Indigenous rights granted over nearly 5,000 square kilometers in the NT desert | Country life in Queensland
The traditional owners of two remote cattle ranches in the Northern Territory celebrated recognition of their indigenous property rights.
Rights were granted this week on pastoral cattle leases from Jinka and Jervois, 340m northeast of Alice Springs and adjacent to the Queensland border.
Justice Charlesworth delivered a non-exclusive consent to Indigenous title decision over an area of nearly 5,000 square kilometers in a Federal Court sitting in the community of Bonya this week.
The area of determination covers the two leases, a disused storage road which halves them and a stock reserve, and housed the exploitation of copper and silver from the 1920s.
The Stocks Route passes through many cultural and historical places of importance to Indigenous peoples, including the Sacred Hills that are part of the Two Eaglehawks Dreaming.
Indigenous title holders belong to nine land groups and their families worked on the stations and mines.
Indigenous titleholder Henry Oliver said he could go hunting on the land like he did with his mother.
“She was born in this country and my stepfather was a breeder for the station,” Mr. Oliver said.
The native title request, which the Central Land Council filed in 2018 in response to renewed mining interest in the stations, was the first request for the granting of a storage route to a pastor that the NT government challenged. before the tribunal.
The government argued that only extinction or regulation of native title should trigger Native Title Act protections, and therefore did not need the consent of the native title holder before granting the Jervois pastoral lease on the cattle route in February 2017.
Its legal argument applied to the granting of mining titles as well as to storage routes.
However, on the eve of the Federal Court hearing, the government withdrew its argument and the court ruled in March 2020 that the pastoral lease on the cattle route was invalid.
This means that the pastor cannot interfere with the legal activities that the holders of the indigenous title undertake on the 60 km storage road.
“The court ruled in favor of the holders of indigenous titles, but if the government had succeeded in its argument, there would no longer have been the right to negotiate on mining on pastoral leases,” said the general manager of the CLC, Lesley Turner.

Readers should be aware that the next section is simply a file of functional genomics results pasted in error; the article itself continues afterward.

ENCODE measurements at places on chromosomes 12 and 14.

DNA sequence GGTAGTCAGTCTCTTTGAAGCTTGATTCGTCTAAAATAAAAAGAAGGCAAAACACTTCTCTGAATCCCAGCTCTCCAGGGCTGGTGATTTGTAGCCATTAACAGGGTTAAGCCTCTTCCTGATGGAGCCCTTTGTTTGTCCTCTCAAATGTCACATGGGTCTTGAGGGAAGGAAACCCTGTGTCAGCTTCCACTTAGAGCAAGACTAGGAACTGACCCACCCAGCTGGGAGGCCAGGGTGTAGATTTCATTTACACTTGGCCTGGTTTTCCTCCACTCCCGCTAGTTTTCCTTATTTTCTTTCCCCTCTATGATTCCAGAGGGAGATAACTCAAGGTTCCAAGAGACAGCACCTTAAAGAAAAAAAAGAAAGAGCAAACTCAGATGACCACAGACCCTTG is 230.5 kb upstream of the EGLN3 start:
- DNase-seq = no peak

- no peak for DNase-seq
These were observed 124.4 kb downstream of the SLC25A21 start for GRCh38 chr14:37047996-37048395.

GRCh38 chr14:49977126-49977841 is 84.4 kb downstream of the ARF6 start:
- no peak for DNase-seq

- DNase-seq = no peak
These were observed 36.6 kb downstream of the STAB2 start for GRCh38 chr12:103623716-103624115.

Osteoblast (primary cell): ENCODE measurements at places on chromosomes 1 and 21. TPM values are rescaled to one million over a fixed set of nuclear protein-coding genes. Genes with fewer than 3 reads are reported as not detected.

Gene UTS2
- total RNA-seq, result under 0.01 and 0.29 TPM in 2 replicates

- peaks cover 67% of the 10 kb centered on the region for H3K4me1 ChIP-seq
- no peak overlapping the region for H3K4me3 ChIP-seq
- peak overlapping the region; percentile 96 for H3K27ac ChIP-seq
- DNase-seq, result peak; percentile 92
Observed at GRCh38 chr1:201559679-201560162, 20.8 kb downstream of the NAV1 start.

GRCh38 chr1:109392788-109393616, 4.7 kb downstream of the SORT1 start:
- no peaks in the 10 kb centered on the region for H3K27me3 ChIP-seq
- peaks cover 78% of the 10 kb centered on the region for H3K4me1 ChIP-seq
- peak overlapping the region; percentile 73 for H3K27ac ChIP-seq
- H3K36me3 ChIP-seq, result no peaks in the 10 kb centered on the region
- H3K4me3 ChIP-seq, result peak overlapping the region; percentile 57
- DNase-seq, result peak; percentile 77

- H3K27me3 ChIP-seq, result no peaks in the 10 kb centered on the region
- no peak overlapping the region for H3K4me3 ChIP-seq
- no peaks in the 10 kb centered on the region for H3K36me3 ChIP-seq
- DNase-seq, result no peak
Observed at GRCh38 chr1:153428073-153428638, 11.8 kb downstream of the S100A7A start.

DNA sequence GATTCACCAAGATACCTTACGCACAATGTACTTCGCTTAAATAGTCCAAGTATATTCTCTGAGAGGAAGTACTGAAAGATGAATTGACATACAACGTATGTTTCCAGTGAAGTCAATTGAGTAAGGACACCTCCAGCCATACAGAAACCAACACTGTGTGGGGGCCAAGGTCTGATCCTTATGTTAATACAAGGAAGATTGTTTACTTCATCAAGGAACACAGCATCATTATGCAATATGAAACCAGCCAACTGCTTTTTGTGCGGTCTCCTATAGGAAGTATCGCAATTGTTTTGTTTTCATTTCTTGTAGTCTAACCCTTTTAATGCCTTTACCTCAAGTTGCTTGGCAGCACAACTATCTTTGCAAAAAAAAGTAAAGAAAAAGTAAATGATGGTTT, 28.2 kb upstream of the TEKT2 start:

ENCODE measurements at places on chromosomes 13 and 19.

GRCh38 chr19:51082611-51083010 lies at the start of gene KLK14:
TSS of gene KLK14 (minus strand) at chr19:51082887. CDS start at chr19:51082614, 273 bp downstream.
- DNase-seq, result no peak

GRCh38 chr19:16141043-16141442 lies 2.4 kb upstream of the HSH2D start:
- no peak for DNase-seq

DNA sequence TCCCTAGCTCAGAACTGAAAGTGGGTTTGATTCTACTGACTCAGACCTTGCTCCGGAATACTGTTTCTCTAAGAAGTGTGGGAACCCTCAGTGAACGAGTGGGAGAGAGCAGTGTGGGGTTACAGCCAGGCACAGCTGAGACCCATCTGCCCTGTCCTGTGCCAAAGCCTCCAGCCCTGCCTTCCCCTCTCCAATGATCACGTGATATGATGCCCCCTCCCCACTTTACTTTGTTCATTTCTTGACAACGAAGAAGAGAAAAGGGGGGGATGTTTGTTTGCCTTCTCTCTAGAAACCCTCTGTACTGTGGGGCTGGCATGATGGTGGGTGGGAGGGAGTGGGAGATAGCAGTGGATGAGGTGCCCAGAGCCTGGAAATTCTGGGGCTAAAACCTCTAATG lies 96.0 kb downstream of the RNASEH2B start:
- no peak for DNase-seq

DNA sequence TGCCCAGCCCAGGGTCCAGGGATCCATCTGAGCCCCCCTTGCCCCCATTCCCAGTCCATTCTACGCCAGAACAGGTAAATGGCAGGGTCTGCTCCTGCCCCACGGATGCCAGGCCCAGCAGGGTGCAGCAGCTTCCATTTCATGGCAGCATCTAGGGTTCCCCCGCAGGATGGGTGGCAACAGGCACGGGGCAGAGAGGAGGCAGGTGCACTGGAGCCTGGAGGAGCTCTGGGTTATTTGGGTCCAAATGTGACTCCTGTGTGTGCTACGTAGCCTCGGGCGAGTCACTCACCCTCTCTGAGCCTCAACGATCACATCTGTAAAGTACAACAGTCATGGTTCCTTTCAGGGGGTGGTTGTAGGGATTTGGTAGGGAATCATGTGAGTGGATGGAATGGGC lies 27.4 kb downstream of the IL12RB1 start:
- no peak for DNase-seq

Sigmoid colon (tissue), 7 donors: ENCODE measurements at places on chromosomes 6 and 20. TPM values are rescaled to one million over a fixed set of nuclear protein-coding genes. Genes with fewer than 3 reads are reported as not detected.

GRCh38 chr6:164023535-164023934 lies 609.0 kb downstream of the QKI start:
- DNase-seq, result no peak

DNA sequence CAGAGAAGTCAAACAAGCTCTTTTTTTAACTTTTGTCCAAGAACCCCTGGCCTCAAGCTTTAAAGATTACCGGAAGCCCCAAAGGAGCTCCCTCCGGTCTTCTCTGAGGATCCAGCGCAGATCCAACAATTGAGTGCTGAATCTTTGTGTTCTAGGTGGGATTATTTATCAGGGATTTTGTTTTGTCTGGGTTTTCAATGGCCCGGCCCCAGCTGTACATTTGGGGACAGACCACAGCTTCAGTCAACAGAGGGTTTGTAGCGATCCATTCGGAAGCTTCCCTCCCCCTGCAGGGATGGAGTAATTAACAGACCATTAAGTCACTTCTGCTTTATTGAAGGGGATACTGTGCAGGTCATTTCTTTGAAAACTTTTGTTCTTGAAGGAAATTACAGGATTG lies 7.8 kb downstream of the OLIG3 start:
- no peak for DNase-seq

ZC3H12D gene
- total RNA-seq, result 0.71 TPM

“This shows that it is in the interest of all parties that the development of pastoral leases only occurs with the support and consent of the holders of indigenous titles.
“An indigenous land use agreement is the gold standard for any development on pastoral leases and the government should have required the pastor to negotiate an indigenous land use agreement with the indigenous title holders,” a- he declared.
KGL Resources, which in 2011 acquired the Jervois Base Metal Project, an open-pit copper and silver mine project in the Jervois Range, negotiated an agreement with the native title holders in 2016, two years before the SIC does not apply for a native title.
The government approved the proposed $ 200 million mine in January.
Francine McCarthy, the CTC’s Indigenous Title Manager, said the determination recognizes the rights of Indigenous title holders in the Ankerente, Arntinarre, Arraperre, Artwele, Atnwarle, Ilparle, Immarkwe, Ltye and Thipatherre estate groups to hunt, gather and teach organize cultural activities and ceremonies in the area.
“This gives them the right to negotiate exploration and mining agreements, but unlike indigenous lands, they have no veto power,” she said.
Indigenous title holders will exercise their rights through their prescribed legal entity, the Ingkekure Aboriginal Corporation, which takes its name from the word Eastern Arrernte for eagle claw.
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The story of indigenous rights granted over nearly 5,000 square kilometers in the NT desert first appeared on Farm Online.